CBE Seminar: Reid Van Lehn, University of Wisconsin-Madison


Location: Link to join webinar: https://notredame.zoom.us/j/98221278706?pwd=WFpZNGpjMGo2NEZoWVN5RERmUTBsZz09

The University of Notre Dame Department of Chemical and Biomolecular Engineering presents Reid C. Van Lehn, Conway Assistant Professor, Department of Chemical and Biological Engineering, University of Wisconsin-Madison.
Molecular and Data-Centric Modeling of the Nano-Bio Interface
Tuesday, April 13; 12:45 p.m. via Zoom Webinar (log into Zoom before joining webinar)
Gold nanoparticles (GNPs) coated with small-molecule ligands are versatile materials for biological applications, such as drug delivery, biosensing, and photothermal therapy, because their physicochemical properties and corresponding interactions with biological materials can be tailored by selecting ligands from a large available design space. Unfortunately, a central challenge inhibiting GNP design is that subtle differences in GNP composition (e.g., ligand selection and core size) can trigger large changes in macroscopic behavior that are difficult to predict a priori. In this talk, I will discuss my group’s efforts to combine molecular simulations and data-centric techniques to characterize and predict interactions at the nano-bio interface. In the first part of my talk, I will discuss how systematic variations to the properties of ligands protecting small (<10 nm in diameter) GNPs impact interactions with model cell membranes. Using atomistic and coarse-grained simulations, we show that the free energy of membrane adsorption depends on the hydrophobicity of charged ligand end groups in agreement with experimental measurements. We then parameterize quantitative structure-activity relationship models to predict cell uptake based on high-throughput simulations. In the second part of my talk, I will discuss our efforts to predict hydrophobicity as the key surface property relevant to both bilayer interactions and interactions with biomacromolecules. We parameterize convolutional neural networks and descriptor-based regression models to predict interfacial hydration free energies at ligand-functionalized interfaces with spatially varying chemical properties. This work highlights our approach to derive chemically specific design guidelines for GNPs with tailored nano-bio interactions.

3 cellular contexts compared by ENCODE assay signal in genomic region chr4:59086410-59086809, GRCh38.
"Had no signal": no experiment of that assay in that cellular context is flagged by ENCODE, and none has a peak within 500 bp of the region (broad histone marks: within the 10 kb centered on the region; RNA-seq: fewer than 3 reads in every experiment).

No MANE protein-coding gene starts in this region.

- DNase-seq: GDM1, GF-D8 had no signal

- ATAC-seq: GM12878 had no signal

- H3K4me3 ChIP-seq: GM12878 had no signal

Reid is the Conway Assistant Professor in the Department of Chemical and Biological Engineering at the University of Wisconsin-Madison. He received his Ph.D. in Materials Science and Engineering from MIT under the supervision of Prof. Alfredo Alexander-Katz, then performed research as a NIH Ruth-Kirschtein postdoctoral fellow with Prof. Tom F. Miller III at Caltech. He joined UW-Madison in May 2016, where his group develops and applies molecular simulation methods to characterize, predict, and engineer the physicochemical properties of synthetic and biological soft materials. He has recently been recognized with the 3M Non-Tenured Faculty Award, the UW-Madison Vilas Associate award, and an NSF CAREER award.